Fast food and soft drinks may be fattening children but they are also making them merrier, a new study has found.
One way of tackling childhood obesity effectively is to reduce their consumption of unhealthy food and drink, and keeping them happy in other ways, according to Hung-Hao Chang from National Taiwan University and Rodolfo Nayga, University of Arkansas.
Childhood obesity is a public health issue worldwide, thanks to unhealthy eating patterns that pile fat upon fat. However, very little is known about the relationship between fast food and soft drink consumption and children's happiness.
For the first time, Chang and Nayga looked at the relationship between unhealthy dietary habits and children's psychological health. In particular, they studied the effects of fast food and soft drink consumption on children's body weight and unhappiness.
Using data from the National Health Interview Survey in Taiwan, carried out in 2001 - the authors looked at the fast food and soft drink consumption, body weight and level of happiness of 2,366 children aged between two and 12 years old.
Fast food included French fries, pizza and hamburgers; soft drinks included soda and other sugar-sweetened beverages.
A quarter of the children were overweight or obese. About 19 percent sometimes or often felt unhappy, sad or depressed. The key finding was that children who ate fast food and drank soft drinks were more likely to be overweight, but they were also less likely to be unhappy.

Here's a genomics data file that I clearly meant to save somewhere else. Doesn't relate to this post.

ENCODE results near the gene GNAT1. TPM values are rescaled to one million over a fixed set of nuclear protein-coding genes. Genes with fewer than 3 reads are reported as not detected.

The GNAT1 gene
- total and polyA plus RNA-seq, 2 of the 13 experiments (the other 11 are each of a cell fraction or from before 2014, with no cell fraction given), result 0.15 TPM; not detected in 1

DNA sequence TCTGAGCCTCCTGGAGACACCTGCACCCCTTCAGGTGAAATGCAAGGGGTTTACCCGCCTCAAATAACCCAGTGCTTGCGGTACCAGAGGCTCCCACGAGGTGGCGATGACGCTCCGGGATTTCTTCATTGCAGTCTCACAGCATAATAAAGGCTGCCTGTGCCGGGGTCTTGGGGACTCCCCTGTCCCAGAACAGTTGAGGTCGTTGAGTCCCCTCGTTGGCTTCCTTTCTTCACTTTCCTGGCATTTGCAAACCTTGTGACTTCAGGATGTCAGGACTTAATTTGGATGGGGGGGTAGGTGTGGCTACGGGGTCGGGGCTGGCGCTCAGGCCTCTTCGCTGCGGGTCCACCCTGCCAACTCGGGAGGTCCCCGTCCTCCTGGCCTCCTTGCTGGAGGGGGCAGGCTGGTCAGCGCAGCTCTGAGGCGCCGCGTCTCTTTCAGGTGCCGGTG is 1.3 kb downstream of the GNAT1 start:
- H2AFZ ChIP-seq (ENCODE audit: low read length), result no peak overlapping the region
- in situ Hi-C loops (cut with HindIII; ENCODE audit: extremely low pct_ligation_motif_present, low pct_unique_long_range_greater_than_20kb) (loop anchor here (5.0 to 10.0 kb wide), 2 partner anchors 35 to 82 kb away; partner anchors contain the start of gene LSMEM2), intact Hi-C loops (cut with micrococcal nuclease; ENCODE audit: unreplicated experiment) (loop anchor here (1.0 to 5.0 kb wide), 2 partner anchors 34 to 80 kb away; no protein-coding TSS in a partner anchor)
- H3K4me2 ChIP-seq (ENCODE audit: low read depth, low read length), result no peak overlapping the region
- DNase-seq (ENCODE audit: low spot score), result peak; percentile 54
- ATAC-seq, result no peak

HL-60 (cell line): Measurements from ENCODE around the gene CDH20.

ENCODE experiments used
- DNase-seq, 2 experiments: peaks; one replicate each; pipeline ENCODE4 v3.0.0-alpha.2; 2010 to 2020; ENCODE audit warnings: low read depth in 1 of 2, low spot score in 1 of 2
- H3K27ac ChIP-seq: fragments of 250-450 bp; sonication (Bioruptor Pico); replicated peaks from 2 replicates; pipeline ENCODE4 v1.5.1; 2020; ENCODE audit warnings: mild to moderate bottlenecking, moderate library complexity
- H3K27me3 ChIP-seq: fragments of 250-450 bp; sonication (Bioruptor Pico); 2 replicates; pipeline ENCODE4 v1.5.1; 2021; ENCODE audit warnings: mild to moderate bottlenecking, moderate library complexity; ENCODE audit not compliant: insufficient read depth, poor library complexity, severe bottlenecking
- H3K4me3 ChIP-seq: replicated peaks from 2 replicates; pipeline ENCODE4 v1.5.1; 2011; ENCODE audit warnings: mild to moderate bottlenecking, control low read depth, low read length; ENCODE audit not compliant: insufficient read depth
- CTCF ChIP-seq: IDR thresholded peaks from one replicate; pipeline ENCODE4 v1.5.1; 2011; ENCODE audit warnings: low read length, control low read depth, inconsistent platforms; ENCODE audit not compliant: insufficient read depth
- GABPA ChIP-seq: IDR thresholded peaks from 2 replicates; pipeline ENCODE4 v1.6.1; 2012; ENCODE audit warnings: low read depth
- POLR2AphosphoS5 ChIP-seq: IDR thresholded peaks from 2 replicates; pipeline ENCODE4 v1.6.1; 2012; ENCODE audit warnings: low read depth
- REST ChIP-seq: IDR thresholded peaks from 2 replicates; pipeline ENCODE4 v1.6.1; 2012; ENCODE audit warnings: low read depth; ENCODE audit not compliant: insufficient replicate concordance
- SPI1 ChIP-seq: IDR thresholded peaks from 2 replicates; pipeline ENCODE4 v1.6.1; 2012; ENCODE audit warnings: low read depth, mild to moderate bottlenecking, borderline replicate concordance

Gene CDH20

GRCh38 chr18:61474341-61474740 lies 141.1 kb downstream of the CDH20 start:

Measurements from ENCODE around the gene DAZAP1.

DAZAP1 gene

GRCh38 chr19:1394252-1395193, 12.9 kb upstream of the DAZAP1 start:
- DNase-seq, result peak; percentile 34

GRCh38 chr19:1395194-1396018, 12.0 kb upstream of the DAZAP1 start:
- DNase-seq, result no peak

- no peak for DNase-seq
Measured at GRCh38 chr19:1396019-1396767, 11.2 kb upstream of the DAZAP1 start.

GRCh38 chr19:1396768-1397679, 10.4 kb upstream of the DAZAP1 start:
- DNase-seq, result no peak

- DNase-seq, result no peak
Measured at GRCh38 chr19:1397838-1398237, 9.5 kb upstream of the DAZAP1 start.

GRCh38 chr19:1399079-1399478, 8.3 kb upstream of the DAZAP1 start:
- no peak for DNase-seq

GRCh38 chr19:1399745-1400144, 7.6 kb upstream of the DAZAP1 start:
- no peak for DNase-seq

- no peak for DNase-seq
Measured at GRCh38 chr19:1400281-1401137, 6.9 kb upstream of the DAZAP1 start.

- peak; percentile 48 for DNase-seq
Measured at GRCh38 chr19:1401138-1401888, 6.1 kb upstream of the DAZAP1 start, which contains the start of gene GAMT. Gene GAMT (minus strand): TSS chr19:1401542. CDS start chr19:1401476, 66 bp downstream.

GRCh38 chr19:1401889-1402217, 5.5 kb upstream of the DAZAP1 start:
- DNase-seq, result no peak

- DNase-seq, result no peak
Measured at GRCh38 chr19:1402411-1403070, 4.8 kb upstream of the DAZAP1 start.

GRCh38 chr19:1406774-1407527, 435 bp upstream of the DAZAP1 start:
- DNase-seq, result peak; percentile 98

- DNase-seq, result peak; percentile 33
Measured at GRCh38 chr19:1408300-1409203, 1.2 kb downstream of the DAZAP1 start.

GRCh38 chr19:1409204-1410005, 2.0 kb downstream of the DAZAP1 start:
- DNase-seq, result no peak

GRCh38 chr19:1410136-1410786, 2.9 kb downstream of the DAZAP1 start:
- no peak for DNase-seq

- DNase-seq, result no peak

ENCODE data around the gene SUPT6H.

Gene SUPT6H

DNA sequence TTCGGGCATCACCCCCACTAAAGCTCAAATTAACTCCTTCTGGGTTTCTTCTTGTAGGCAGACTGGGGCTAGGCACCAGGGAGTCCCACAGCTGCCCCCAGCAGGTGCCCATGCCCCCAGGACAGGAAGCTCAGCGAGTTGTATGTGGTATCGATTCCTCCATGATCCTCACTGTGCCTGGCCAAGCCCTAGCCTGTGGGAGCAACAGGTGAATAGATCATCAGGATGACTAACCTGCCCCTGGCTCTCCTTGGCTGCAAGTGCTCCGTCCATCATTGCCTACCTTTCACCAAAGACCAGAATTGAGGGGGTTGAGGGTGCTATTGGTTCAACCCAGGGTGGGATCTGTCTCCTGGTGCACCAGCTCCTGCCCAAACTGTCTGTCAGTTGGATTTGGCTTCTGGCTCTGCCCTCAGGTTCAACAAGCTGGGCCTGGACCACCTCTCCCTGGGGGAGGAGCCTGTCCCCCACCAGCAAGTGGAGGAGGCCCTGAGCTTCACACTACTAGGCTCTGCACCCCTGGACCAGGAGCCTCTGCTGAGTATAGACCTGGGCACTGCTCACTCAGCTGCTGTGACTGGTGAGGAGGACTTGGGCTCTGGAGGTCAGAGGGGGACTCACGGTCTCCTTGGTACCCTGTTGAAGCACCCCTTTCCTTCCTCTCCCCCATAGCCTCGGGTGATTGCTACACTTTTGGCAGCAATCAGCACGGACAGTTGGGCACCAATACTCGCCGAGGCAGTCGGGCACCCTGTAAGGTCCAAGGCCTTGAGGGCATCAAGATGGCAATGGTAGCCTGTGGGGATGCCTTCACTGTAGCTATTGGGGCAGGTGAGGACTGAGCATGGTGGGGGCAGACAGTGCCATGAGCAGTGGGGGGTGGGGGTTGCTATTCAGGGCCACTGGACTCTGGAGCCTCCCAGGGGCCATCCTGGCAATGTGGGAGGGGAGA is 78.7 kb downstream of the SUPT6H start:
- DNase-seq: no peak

The authors' analysis also highlighted a number of factors influencing children's body weight, eating patterns and happiness. For example, mothers' consumption of fast food and soft drinks predicted her child's eating habits.
Those children who ate fast food were more likely to also consume soft drinks. Children from lower income households were more likely to have unhealthy dietary habits and be overweight or obese, said an Arkansas release.
The authors conclude: "Our findings suggest that consumption of fast food and soft drinks can result in a trade-off between children's objective (obesity) and subjective (unhappiness) well-being."
"Policies and programmes that aim to improve children's overall health should take
these effects on children's objective and subjective well-being into account to facilitate the reduction in childhood obesity without sacrificing children's degree of happiness."
These findings were published in Springer's Journal of Happiness Studies.